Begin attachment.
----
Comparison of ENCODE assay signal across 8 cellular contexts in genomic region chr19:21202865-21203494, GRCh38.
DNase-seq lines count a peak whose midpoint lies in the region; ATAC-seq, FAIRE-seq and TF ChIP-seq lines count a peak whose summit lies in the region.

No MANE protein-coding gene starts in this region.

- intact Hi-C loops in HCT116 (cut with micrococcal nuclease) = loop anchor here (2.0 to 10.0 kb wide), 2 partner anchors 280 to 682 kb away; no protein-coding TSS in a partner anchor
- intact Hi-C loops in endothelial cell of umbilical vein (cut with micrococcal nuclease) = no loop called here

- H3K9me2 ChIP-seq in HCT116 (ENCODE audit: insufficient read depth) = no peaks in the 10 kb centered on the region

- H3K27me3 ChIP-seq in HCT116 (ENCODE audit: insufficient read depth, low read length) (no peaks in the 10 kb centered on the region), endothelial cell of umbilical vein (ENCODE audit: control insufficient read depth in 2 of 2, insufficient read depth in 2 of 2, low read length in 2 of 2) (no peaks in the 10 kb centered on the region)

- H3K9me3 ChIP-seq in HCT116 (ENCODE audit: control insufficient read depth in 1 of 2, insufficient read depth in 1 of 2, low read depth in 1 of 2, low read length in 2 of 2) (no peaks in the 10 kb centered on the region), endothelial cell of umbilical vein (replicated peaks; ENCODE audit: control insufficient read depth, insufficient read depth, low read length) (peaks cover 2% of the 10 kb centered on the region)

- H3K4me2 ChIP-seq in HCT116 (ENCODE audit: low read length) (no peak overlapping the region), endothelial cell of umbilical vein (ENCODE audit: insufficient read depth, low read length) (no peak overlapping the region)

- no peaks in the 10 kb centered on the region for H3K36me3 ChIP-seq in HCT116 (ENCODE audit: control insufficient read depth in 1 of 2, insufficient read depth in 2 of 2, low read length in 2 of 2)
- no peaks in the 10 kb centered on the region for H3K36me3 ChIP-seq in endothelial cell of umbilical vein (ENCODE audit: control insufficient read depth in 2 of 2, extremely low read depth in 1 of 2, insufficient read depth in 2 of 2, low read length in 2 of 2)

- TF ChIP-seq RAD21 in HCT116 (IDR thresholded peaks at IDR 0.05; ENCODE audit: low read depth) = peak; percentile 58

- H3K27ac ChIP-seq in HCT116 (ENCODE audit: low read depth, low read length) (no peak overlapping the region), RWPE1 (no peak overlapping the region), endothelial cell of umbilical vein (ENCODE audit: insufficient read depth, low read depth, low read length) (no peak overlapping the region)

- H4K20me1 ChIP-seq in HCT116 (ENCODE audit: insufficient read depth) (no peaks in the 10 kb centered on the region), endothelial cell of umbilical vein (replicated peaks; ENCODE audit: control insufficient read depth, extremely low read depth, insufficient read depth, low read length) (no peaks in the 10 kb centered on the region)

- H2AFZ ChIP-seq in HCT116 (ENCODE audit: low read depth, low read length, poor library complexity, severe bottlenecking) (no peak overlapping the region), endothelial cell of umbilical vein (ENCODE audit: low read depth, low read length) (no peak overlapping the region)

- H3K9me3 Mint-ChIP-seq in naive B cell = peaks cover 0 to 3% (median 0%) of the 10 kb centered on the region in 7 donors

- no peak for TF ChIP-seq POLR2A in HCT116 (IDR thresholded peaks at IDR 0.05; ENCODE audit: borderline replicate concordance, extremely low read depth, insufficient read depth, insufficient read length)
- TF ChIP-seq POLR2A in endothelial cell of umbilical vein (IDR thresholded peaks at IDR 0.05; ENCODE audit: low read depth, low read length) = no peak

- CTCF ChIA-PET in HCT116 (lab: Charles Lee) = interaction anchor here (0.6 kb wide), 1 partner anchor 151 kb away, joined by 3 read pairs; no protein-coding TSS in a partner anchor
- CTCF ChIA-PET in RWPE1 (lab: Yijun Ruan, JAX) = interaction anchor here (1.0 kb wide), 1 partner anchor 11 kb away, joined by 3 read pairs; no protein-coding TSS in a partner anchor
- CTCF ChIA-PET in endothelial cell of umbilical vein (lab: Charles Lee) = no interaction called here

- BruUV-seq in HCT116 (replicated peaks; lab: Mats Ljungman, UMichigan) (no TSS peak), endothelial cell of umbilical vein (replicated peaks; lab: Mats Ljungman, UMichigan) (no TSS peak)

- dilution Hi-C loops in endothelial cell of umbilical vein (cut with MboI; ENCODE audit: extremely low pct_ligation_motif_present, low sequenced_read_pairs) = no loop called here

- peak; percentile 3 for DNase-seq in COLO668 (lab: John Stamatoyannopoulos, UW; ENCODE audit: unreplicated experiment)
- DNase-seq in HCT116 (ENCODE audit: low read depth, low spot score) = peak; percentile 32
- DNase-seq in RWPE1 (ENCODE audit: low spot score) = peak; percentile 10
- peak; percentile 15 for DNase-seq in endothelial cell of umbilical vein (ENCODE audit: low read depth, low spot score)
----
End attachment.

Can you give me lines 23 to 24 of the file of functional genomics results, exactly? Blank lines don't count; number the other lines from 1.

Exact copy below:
- dilution Hi-C loops in endothelial cell of umbilical vein (cut with MboI; ENCODE audit: extremely low pct_ligation_motif_present, low sequenced_read_pairs) = no loop called here

- peak; percentile 3 for DNase-seq in COLO668 (lab: John Stamatoyannopoulos, UW; ENCODE audit: unreplicated experiment)